Can you use your tools (both your power tools and your tools of empowerment) to do something not for yourself but someone else in a more physical sense than your MoveOn work affords?

I doubt I am telling you anything you don't know already, or that you couldn't figure out yourself, or that you haven't considered.

If these "symptoms" of yours continue for more than a few weeks, I would consult someone. I went to someone for depression recently; he told me that if a person is down for too long a time, the brain doesn't produce seratonin (and another hormone) in sufficient amounts and that in itself keeps us down. An antidepressant artificially raises the levels, and then the brain often will pick up where it left off. It's like giving the brain a jumpstart.

Anonymous said...

And, Gerry, I absolutely hate the term self-pity because it blames the victim. No-one wants to be this way.

I came upon an interesting story this evening while watching the DVD of an old movie with the voiceover/extra-feature commentary option turned on. Here is the passage that caught my ear, so much so that I stopped the DVD to transcribe it.

After an outstanding early career, Rachmaninoff reached a crisis point in 1896 when his First Symphony was treated with total derision by the critics, the public, and his colleagues. The composer was driven into a state of chronic depression and for 4 years he ceased writing and made his living as a conducting assistant for an opera company. The Second Piano Concerto was premiered in 1901, and received a rapturous reception throughout the world. The piece resulted from the cure of Rachmaninoff's writer's block.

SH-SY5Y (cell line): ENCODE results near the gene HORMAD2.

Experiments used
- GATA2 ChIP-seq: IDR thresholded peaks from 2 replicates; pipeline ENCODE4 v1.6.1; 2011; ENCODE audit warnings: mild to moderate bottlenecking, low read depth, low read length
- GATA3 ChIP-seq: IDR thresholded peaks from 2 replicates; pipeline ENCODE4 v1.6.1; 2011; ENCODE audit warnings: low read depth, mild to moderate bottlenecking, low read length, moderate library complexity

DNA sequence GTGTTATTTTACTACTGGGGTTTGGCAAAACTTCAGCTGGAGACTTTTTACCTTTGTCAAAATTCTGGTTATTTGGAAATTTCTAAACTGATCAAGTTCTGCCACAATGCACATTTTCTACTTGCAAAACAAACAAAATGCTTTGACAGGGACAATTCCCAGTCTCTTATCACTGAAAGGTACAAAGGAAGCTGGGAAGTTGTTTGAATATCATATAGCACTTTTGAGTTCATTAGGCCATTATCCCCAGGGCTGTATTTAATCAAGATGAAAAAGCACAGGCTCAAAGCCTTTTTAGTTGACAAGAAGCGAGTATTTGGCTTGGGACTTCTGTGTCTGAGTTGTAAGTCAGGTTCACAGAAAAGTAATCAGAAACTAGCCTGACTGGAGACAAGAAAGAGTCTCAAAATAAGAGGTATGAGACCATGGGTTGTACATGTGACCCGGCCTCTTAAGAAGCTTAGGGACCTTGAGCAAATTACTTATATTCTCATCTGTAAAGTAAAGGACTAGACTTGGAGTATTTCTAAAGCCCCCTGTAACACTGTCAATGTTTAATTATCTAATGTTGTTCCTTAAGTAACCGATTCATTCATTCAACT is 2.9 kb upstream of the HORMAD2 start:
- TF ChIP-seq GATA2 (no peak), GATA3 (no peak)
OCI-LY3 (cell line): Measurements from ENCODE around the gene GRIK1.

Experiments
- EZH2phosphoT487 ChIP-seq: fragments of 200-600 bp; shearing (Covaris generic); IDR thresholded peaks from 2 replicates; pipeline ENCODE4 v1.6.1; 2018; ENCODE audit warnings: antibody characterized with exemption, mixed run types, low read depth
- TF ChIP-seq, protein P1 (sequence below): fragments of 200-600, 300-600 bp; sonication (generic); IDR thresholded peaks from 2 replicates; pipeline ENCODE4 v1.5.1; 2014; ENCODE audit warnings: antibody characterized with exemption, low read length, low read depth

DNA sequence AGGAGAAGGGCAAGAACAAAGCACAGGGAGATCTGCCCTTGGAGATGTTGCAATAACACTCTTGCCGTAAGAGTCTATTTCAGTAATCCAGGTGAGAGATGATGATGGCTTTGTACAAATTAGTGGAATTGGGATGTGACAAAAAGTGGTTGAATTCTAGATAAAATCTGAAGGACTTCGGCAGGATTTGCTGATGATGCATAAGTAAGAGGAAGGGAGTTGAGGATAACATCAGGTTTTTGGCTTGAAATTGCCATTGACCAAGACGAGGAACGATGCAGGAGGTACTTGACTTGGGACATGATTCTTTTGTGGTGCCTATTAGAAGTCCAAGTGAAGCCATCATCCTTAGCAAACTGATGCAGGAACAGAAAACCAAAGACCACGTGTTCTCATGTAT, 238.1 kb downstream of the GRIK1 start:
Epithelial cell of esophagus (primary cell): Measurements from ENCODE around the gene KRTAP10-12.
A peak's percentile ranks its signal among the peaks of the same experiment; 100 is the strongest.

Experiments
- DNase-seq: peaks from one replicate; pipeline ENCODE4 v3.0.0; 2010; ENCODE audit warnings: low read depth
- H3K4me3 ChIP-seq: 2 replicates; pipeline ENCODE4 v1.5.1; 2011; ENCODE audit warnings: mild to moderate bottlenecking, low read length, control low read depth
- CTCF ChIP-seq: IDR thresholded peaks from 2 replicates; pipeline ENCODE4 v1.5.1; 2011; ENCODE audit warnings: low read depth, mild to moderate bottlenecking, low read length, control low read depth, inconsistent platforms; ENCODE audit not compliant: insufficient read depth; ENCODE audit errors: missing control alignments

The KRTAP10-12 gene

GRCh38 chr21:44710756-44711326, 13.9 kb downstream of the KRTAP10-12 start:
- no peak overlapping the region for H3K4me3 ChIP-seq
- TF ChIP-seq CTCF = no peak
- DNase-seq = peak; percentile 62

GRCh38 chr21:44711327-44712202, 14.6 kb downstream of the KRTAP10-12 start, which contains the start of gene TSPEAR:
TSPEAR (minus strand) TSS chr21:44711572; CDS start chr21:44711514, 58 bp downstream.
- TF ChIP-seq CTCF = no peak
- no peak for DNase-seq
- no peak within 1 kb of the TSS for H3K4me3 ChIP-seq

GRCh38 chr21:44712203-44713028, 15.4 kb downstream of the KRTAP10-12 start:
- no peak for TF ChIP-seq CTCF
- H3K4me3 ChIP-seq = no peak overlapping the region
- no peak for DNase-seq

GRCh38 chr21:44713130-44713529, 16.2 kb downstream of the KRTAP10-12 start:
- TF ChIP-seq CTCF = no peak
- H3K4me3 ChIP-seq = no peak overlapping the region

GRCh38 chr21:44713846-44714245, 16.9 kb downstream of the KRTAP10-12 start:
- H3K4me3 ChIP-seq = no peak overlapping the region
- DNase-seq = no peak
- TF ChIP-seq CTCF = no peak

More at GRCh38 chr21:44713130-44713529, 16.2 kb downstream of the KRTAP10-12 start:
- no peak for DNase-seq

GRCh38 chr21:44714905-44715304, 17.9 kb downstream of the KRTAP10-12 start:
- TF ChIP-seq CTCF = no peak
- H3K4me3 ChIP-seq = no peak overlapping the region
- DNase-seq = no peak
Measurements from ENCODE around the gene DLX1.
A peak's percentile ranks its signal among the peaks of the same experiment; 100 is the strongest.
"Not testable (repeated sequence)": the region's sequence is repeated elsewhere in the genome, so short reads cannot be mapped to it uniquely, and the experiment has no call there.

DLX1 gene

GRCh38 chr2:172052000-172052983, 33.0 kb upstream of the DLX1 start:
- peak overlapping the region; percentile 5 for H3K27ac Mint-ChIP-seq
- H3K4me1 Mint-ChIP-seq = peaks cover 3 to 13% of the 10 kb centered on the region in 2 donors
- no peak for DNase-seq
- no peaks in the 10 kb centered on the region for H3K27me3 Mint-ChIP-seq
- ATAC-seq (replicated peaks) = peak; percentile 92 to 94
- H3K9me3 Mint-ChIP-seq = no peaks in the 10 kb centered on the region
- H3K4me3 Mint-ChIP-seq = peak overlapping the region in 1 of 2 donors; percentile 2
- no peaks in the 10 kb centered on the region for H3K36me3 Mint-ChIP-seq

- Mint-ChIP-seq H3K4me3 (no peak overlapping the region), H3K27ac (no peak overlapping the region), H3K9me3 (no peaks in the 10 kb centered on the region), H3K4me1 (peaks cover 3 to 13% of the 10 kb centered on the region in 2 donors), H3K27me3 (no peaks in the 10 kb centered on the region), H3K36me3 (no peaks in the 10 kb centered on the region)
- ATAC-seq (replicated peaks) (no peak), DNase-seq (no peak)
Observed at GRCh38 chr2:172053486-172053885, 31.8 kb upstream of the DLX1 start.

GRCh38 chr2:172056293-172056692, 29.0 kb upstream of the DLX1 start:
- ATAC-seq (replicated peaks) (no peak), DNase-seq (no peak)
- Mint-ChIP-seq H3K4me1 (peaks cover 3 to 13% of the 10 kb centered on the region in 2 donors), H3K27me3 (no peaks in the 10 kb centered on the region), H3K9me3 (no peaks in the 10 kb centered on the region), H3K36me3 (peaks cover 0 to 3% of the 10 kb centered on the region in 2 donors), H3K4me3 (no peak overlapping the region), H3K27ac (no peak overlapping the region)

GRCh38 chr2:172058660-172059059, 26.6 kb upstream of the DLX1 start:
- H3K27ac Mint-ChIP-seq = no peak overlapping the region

After the disastrous premier of his First Symphony, the composer was inactive for four years and finally decided to take drastic action to end his depression. At the beginning of 1900, he began treatments involving hypnotic suggestion over a period of four months. They worked, and the immediate result was the Second Piano Concerto, which we've been hearing throughout [this film].


GreenSmile said...

I am enjoying both of these comments J.

One thing that stuck with me when I emerged from my second and last bout of serious depression [while still in college..this is ancient history] was the phrase "whose mind is this anyway" that just popped into my head. The diagosis had been depression but the onset of symptoms was instantaneous, a panic attack about which I still don't think I now the real constellation of contributing factors. Medication helped in my case...but then there was that relapse.

And would I be able to write a book or even a chapter that could impart to anyone else what I really did or what really changed within me to make the recitation of that phrase so potently helpful or so tightly bound to what was helpful in making me feel it was time to stop acting like a victim of my own thoughts? No, and I would not presume to try. We have many commonplaces about no two people being exactly the same. In no area is this more true than the dark and foggy view our consciousness has into the rest of our mental workings.

GreenSmile said...